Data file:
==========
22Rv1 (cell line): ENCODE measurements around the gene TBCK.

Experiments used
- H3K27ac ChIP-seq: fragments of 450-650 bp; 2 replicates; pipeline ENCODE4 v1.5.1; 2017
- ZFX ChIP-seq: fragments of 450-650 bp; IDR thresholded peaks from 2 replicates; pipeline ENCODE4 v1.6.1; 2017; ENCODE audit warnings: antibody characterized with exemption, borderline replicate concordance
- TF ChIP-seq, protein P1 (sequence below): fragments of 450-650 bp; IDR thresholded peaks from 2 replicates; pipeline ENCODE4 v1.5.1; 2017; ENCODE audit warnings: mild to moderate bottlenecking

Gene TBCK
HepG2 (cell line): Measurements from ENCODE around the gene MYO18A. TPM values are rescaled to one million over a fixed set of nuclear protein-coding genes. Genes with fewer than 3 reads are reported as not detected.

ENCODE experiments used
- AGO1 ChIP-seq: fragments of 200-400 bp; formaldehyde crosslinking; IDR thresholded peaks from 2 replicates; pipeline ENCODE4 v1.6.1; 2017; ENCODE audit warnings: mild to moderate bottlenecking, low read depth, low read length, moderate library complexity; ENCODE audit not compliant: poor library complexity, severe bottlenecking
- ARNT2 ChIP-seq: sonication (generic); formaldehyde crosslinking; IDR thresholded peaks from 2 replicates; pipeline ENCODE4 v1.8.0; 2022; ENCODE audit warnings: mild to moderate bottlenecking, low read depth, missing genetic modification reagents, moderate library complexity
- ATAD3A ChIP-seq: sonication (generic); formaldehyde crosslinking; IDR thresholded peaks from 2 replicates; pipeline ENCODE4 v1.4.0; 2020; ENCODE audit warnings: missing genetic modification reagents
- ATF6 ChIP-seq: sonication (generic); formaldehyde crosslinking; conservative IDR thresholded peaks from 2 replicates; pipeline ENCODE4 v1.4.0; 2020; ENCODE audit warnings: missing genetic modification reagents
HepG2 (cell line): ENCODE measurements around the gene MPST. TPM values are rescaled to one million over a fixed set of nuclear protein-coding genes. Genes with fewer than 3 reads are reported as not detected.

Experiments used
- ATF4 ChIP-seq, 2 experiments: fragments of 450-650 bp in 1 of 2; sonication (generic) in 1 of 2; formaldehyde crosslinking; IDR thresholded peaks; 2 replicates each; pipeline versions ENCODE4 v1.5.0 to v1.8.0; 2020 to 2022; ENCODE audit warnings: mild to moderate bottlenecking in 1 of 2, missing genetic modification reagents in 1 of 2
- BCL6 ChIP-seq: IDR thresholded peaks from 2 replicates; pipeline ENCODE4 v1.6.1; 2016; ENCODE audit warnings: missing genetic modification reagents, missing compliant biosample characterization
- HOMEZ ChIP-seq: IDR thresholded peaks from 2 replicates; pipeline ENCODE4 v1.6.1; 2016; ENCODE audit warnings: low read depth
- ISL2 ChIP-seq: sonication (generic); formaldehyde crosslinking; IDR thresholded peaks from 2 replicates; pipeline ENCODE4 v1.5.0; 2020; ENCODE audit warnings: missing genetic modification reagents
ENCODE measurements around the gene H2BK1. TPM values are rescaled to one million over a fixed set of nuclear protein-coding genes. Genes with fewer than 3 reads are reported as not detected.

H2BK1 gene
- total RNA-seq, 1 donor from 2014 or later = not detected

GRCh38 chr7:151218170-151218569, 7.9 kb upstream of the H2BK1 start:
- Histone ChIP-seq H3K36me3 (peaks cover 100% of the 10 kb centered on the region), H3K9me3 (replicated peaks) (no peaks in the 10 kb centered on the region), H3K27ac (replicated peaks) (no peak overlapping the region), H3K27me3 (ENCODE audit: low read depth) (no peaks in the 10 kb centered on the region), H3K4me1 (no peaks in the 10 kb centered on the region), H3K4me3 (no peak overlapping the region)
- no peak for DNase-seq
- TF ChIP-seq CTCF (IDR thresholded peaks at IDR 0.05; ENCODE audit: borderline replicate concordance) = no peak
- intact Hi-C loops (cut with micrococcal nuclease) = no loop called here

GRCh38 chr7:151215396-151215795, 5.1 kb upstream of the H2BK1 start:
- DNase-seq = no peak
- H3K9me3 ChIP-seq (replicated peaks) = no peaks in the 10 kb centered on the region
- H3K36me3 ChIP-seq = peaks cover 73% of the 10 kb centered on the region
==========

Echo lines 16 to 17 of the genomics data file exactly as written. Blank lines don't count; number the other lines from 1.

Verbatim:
- BCL6 ChIP-seq: IDR thresholded peaks from 2 replicates; pipeline ENCODE4 v1.6.1; 2016; ENCODE audit warnings: missing genetic modification reagents, missing compliant biosample characterization
- HOMEZ ChIP-seq: IDR thresholded peaks from 2 replicates; pipeline ENCODE4 v1.6.1; 2016; ENCODE audit warnings: low read depth